Petitioner was a police captain in the police department of the city and county of San Francisco. He was subpoenaed as a witness in the investigation before the grand jury referred to in the other proceeding. He was informed of the nature of the investigation and was advised of his rights. He was then sworn, and he testified at some length on his first appearance before the grand jury. He was later recalled, and the attention of the grand jury and the witness was called to the fact that he had been previously sworn and had testified. On the second occasion he was asked three times if he recalled the warning previously given him. To each of said questions he replied, "I decline to answer the question." He was asked, "Do you decline to answer any other questions?" and he replied, "I decline to answer the question." He was asked several preliminary questions as to whether he recalled giving certain answers to certain questions on his previous appearance. To each of such questions he replied, "I decline to answer the question." He was then asked, "Do you refuse to answer that question or any other question that I put to you thus far upon the ground of your constitutional privilege?" He replied, "I decline to answer the question, Mr. Gillen." He was then informed that a witness' constitutional privilege extended only to declining to answer questions where the answers would "incriminate him, subject him to criminal prosecution, or degrade his character." He was then asked, "Having so instructed you as to the constitutional privilege, I ask you, Captain, if you are declining to answer the question on your constitutional grounds?" He replied, "I decline to answer the question, Mr. Gillen." The next question was, "In other words, you decline to answer what your grounds are?" He replied, "I decline to answer the question." He was then instructed that his refusal constituted a contempt. He asked permission to read a statement but was informed that if he refused to answer a question regarding the ground of his refusal, he would be excused at that time and contempt proceedings would be started against him. [15 Cal. App. 2d 95]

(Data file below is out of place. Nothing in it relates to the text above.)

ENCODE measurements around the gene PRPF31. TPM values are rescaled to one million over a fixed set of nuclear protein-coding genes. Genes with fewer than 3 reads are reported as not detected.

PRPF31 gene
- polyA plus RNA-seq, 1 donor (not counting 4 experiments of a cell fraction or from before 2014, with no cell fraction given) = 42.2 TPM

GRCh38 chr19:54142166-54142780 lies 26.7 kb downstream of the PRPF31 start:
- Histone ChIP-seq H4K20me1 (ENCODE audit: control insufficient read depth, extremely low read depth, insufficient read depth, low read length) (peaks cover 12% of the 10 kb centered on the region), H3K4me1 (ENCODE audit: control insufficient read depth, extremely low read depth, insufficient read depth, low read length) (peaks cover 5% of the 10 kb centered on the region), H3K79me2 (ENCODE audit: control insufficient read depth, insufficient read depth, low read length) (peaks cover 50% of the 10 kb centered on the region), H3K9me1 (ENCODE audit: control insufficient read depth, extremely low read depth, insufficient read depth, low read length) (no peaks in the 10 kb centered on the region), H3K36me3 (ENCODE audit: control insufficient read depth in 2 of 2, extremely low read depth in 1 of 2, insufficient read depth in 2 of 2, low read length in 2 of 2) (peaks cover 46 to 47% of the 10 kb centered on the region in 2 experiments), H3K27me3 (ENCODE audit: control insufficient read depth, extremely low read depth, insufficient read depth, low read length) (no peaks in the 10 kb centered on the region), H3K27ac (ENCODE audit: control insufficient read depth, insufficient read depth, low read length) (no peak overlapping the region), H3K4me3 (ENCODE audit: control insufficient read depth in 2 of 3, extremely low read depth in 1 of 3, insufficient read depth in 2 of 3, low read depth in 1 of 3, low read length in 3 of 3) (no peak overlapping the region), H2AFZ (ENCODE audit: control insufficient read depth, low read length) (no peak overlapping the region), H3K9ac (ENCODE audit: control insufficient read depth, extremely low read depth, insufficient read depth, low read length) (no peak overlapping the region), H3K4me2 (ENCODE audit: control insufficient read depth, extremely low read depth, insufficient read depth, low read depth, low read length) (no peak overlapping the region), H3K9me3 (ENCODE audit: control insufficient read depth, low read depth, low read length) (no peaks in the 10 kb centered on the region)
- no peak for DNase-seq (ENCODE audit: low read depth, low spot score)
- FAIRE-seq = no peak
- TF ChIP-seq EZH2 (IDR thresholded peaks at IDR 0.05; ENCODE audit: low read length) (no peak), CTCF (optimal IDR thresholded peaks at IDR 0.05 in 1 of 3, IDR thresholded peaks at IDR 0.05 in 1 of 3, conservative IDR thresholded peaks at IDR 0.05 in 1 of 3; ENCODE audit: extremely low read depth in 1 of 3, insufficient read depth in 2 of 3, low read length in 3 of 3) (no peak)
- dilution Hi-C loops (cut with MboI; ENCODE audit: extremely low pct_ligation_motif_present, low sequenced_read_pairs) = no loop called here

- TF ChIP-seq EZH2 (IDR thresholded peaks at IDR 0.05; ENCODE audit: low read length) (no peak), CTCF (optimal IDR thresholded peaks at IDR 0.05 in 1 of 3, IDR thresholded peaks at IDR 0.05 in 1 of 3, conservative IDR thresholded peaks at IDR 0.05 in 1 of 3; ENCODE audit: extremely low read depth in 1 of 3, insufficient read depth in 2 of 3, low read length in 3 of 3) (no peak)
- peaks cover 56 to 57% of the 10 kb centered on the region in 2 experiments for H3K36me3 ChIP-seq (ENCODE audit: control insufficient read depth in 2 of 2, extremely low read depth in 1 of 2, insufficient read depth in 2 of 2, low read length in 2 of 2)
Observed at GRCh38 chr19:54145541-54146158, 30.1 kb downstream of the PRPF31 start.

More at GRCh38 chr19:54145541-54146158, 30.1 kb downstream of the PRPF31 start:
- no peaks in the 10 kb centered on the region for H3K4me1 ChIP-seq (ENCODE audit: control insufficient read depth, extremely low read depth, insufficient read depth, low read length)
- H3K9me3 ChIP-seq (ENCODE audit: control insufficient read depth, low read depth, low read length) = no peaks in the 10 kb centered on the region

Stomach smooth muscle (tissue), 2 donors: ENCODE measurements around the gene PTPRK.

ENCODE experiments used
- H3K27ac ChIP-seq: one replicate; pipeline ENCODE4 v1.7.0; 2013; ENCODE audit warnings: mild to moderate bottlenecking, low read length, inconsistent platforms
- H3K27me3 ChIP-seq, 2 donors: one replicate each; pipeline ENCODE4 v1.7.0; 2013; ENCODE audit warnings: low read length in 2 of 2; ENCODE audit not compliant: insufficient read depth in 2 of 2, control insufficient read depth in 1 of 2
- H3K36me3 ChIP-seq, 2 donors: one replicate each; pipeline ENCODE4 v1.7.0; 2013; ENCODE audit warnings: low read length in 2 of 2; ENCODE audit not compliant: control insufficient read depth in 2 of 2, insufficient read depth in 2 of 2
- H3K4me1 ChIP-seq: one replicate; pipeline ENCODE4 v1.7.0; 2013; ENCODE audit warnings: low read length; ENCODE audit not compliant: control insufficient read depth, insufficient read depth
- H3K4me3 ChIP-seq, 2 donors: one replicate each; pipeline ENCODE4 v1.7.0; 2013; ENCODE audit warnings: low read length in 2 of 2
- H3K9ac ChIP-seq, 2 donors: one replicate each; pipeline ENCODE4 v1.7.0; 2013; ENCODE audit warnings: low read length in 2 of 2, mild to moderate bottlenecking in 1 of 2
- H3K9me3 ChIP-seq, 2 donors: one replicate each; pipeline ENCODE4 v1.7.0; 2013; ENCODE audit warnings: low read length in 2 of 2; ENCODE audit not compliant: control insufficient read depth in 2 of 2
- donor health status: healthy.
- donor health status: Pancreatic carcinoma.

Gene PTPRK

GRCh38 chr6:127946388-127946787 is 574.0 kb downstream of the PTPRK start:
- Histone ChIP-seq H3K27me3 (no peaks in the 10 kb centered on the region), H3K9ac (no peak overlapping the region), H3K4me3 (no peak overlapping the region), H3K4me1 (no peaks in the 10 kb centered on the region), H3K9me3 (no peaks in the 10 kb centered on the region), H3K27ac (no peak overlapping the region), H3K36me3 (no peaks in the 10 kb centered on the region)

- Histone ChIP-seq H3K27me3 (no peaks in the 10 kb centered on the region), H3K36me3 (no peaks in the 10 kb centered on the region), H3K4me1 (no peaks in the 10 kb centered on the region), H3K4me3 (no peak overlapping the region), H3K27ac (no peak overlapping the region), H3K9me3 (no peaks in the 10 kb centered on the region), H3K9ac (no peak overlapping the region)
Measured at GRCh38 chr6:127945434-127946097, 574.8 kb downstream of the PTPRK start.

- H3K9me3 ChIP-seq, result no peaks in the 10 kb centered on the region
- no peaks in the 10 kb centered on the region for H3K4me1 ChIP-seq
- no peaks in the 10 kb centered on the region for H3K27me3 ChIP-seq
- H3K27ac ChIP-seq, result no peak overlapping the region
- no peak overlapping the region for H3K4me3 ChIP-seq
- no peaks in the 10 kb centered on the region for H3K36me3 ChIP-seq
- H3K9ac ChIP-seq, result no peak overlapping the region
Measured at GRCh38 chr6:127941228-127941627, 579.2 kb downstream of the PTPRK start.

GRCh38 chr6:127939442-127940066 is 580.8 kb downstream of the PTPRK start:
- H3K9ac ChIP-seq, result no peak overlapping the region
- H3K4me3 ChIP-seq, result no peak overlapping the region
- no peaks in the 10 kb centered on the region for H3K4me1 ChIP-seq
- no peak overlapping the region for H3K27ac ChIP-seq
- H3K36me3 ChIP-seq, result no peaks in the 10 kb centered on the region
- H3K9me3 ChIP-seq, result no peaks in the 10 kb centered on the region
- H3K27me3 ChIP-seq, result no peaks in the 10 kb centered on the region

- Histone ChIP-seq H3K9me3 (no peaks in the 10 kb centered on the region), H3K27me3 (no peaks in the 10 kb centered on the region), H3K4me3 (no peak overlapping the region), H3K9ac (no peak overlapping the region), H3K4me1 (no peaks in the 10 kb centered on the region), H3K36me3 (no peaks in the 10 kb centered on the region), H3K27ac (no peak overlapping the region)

An order to show cause was issued by the superior court, and, upon a hearing thereof, the court found that all of the questions asked were "competent, pertinent, relevant and material", and directed petitioner to appear before the grand jury and answer said questions. Petitioner appeared as directed but refused to answer any questions. In response to the first question which he had been directed by the court to answer, he read a statement. This statement was to the effect that the ruling of the court regarding the relevancy of said questions was based "upon the premise that I am one of the persons being investigated". The statement continued, "Now therefore, I claim the right to refuse to testify upon the following constitutional grounds." (Quoting art. V, sec. 1 of the amendments to the Constitution of the United States and art. I, sec. 13, of the Constitution of the State of California.) No claim was made in said statement or by the witness that an answer to any one of said questions would tend to incriminate him unless said claim may be deemed embodied in the above statement. The witness was then asked each of the questions which the court had directed him to answer and, in response to each, he merely referred to his statement which he had previously read. In each instance he was instructed by the foreman of the grand jury to answer the question, but in each instance he again merely referred to the statement above mentioned. Thereafter, petitioner was cited to appear before the superior court and show cause why he should not be adjudged guilty of contempt. Upon a hearing he was adjudged guilty of contempt for failure to obey the order of the court and was committed to the custody of the sheriff until he obeyed said order.